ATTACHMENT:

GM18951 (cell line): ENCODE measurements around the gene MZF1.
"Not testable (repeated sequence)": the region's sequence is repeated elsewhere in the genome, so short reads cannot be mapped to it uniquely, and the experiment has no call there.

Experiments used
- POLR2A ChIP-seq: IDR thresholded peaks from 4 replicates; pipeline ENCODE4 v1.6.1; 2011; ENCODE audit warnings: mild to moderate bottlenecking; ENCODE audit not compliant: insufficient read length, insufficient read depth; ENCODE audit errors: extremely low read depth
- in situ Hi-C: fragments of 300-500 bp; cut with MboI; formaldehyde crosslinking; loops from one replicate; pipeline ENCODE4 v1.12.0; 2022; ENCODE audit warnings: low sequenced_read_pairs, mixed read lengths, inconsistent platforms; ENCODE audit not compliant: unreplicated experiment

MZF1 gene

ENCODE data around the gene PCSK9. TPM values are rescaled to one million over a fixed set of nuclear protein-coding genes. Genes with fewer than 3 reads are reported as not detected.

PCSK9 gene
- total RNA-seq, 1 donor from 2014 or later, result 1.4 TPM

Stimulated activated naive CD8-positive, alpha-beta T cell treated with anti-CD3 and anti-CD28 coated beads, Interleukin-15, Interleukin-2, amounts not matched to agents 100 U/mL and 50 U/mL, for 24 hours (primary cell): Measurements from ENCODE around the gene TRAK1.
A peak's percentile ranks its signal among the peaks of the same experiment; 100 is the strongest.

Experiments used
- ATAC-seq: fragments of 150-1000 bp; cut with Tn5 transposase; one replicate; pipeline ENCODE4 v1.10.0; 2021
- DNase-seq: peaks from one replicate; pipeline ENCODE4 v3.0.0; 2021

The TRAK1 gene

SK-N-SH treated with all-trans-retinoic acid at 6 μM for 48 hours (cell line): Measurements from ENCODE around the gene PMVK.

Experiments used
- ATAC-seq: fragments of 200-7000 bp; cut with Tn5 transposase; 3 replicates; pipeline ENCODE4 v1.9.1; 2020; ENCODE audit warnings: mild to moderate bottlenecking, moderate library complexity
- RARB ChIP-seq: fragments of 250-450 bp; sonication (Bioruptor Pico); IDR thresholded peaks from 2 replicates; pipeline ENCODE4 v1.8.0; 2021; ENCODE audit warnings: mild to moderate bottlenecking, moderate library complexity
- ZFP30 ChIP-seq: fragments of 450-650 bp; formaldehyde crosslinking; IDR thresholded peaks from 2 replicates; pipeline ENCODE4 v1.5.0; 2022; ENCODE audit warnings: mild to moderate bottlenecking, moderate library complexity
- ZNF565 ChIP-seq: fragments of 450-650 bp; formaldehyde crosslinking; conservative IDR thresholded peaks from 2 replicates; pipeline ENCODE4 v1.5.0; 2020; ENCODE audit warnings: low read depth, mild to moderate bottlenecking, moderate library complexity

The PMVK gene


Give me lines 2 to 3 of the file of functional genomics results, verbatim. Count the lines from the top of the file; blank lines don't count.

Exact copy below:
"Not testable (repeated sequence)": the region's sequence is repeated elsewhere in the genome, so short reads cannot be mapped to it uniquely, and the experiment has no call there.

Experiments used